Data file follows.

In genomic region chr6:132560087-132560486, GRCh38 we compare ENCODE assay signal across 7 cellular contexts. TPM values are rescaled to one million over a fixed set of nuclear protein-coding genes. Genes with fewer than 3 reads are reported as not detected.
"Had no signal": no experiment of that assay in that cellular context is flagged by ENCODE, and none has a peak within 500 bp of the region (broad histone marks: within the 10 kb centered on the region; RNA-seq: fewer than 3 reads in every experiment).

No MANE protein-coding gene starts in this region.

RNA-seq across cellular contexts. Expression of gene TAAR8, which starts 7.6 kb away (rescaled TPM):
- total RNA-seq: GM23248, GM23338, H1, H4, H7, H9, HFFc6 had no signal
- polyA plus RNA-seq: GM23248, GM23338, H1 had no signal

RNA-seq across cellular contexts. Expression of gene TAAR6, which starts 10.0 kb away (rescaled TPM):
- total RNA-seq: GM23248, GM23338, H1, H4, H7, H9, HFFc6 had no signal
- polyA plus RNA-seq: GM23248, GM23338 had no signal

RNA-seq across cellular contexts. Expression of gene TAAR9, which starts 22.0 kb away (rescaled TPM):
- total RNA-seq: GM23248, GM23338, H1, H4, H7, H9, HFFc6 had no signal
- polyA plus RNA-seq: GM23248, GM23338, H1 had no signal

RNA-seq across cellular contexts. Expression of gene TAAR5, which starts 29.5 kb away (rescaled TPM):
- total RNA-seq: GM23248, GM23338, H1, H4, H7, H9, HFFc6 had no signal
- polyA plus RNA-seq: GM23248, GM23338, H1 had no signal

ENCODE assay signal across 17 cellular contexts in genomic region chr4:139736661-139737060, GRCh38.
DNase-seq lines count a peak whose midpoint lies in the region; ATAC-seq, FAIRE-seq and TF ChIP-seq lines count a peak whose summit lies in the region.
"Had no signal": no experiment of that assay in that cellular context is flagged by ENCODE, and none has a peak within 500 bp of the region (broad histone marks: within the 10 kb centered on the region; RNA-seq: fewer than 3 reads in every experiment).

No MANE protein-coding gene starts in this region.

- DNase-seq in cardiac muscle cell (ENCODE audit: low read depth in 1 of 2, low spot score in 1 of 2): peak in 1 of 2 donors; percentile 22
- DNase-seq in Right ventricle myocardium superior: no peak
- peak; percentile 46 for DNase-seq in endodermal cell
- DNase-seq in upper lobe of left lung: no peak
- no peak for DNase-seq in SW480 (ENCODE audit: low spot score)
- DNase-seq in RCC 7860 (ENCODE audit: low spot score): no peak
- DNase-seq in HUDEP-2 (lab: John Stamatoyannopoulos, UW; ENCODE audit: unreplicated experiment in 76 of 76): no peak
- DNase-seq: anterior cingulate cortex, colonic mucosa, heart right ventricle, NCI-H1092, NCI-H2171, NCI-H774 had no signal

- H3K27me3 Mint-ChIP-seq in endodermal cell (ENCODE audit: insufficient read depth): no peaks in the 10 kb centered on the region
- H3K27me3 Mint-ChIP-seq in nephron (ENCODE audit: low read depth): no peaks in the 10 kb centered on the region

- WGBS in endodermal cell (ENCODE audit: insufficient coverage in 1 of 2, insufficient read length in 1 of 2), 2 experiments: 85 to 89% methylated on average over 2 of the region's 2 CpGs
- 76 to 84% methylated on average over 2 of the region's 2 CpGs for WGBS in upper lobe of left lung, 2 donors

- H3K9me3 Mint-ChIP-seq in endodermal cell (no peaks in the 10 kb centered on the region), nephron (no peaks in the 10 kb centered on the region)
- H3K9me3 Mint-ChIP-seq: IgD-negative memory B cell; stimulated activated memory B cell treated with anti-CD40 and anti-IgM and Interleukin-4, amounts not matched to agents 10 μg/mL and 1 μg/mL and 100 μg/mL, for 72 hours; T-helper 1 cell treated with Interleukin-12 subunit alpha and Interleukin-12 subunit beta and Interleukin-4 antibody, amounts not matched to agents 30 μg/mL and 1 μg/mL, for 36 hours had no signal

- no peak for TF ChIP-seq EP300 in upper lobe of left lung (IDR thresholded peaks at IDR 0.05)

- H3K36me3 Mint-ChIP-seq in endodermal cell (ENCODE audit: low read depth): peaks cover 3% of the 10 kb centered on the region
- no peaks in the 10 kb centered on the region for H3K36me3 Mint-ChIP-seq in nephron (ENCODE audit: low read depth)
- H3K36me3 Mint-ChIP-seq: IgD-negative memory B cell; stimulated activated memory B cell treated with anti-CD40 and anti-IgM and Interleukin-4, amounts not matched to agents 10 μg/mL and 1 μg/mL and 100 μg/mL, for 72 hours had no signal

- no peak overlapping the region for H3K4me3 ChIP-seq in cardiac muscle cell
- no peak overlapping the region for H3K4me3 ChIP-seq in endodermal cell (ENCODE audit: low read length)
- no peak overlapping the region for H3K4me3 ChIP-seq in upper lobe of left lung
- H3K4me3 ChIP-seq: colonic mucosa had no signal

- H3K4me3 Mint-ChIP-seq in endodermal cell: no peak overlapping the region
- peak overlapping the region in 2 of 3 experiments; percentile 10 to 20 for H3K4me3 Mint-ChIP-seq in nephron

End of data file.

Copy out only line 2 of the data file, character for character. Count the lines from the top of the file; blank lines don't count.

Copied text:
"Had no signal": no experiment of that assay in that cellular context is flagged by ENCODE, and none has a peak within 500 bp of the region (broad histone marks: within the 10 kb centered on the region; RNA-seq: fewer than 3 reads in every experiment).